The president of the Philippines, Rodrigo Duterte, cancelled the land lease provided to Landing International for a casino in Manila earlier this month. However, Landing apparently didn’t get the memo. It has stated that the casino is still going to progress and held a groundbreaking ceremony on August 7. After the Philippine Star media outlet published an op-ed piece yesterday regarding construction work at the site, Landing felt it was time to clear the air.
In an email sent to GGRAsia, a representative for the company said, “Other than [putting up] site hoardings and clearing the land, we have not commenced any construction works since our ground breaking on August 7.” This is in contradiction to the op-ed article, which said that construction was at “full steam.” The representative added, “The construction equipment that the news article referred to including the bulldozers, cement mixers, [and] batching [cement-making] plant belong to another adjacent site, which is unrelated to us.”
GGRAsia asked the company for clarification on its schedule for the casino construction. It was given a “no comment at this stage” response, but subsequently added that it plans on keeping the 2022 launch date it has previously publicized.
This has been a contentious ordeal for Landing, as well as for President Duterte. There has been a lot of back-and-forth, with Landing saying that it has not been denied its construction or casino permits, and the government arguing to the contrary.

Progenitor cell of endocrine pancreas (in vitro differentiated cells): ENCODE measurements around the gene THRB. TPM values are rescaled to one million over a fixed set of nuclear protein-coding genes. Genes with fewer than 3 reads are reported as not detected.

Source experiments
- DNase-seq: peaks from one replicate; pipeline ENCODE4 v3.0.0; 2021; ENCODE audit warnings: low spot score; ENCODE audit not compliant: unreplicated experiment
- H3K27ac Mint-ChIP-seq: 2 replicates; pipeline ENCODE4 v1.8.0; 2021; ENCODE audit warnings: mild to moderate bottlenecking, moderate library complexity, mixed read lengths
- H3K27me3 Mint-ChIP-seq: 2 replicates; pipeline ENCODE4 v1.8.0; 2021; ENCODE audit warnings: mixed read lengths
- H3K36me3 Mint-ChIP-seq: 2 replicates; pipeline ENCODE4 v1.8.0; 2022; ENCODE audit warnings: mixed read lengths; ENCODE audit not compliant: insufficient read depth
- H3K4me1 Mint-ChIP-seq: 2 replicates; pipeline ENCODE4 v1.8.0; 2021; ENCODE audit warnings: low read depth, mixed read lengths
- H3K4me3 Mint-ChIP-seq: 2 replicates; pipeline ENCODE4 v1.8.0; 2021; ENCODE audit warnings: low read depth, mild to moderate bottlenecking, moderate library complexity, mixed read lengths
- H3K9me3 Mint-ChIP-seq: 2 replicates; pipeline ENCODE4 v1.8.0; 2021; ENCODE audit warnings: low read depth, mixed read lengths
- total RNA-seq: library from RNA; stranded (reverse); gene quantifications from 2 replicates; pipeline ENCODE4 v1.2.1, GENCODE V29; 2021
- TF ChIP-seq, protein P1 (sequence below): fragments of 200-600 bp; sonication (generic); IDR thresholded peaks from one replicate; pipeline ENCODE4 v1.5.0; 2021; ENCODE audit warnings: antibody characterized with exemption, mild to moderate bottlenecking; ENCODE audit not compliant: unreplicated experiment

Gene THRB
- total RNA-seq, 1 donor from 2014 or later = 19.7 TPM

When President Duterte cancelled the permits, he also fired all members of the Nayong Pilipino Foundation (NPF) board. The NPF is a government-controlled entity that had leased the land to Landing Resorts Philippines Development Corp., a Landing International subsidiary.
Later, it was announced that the country’s Department of Justice ordered a review of the land lease contract by the Office of the Government Corporate Counsel. Justice Secretary Menardo Guevarra said at the time, “The removal of all the board members of the Nayong Pilipino Foundation board, by itself… does not affect the implementation of the project.”
That statement, by Landing’s estimations, gave the company the green light to continue with the project. In a filing with the Hong Kong Stock Exchange, Landing said, “To the best knowledge of the company, the lease is legal, valid and enforceable.”
The resort project carries a price tag of $1.5 billion. The Philippine Amusement and Gaming Corp (PAGCOR) has already given the company a gaming license for the casino, but that license is only valid on the basis of a legitimate land lease agreement. “[PAGCOR] reiterates that the provisional licence it issued to [Landing Philippines] is precisely conditioned upon the latter’s continuing compliance with all the legal requirements and existing limitations of government, including the presence of a valid lease contract,” it said.
Like a bad weekday soap opera, the drama continues. The plot changes on almost a daily basis and at this point there’s no clear indication which way the chips will fall.